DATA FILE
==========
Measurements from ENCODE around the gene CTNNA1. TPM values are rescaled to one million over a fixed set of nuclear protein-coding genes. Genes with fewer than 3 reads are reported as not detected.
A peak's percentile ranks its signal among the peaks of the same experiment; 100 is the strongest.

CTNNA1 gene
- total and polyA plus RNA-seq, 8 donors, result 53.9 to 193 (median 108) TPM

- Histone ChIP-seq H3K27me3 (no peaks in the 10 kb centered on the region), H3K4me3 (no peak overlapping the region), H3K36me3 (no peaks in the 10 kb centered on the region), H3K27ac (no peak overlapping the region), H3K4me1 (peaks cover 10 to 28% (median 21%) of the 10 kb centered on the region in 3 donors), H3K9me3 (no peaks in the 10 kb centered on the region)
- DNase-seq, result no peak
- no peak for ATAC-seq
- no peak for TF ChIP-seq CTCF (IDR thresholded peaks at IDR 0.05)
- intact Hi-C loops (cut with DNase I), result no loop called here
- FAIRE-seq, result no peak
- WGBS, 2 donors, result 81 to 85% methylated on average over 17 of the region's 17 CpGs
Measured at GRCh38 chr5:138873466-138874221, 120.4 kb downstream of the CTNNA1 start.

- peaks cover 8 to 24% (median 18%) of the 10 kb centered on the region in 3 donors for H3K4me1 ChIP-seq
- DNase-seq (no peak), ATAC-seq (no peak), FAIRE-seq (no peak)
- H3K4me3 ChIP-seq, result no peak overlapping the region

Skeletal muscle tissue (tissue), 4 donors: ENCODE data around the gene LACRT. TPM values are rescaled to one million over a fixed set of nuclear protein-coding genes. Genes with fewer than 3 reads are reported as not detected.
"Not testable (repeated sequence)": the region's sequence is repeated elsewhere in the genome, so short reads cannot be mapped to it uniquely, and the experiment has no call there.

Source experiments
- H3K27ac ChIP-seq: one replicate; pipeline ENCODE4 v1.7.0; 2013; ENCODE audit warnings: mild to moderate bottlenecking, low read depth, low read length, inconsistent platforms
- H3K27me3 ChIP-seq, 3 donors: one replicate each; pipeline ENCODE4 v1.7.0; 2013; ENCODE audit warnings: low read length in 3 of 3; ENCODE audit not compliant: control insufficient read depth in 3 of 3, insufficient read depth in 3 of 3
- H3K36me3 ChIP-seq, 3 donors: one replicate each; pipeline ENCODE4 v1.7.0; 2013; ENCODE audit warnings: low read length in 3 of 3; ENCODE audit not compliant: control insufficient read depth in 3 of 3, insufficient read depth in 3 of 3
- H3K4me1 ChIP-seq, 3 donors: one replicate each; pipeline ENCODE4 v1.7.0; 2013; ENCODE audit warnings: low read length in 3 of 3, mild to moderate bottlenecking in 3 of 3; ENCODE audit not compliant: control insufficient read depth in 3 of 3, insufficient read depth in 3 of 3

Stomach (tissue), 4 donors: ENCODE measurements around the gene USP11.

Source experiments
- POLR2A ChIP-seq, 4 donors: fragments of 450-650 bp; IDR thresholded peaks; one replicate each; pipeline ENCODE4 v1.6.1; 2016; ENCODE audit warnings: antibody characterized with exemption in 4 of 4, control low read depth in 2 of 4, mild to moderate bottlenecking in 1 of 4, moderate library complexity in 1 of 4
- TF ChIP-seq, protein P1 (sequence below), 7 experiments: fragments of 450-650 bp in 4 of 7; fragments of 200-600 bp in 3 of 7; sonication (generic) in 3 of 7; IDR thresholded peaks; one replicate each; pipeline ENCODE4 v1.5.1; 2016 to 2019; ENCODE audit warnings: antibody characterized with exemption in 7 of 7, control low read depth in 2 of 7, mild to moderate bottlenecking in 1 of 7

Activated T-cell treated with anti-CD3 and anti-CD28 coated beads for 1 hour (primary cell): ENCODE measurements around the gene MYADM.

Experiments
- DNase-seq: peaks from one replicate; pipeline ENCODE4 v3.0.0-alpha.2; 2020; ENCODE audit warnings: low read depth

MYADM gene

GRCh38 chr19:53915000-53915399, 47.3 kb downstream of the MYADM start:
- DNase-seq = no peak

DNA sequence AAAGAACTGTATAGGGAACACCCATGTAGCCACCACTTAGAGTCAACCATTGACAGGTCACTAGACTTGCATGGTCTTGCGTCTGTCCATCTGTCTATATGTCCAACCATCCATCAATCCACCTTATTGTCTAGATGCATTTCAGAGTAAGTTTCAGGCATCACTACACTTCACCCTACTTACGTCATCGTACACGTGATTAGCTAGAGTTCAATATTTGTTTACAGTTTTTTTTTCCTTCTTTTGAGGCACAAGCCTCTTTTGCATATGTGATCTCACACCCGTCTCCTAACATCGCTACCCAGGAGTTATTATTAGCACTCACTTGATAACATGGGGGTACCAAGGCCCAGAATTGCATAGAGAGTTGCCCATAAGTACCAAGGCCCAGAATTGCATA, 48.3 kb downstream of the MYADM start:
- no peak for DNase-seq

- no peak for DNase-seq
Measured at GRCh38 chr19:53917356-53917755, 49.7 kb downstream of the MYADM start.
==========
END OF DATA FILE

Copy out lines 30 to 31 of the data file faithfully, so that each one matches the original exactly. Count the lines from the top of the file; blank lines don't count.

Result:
MYADM gene

GRCh38 chr19:53915000-53915399, 47.3 kb downstream of the MYADM start: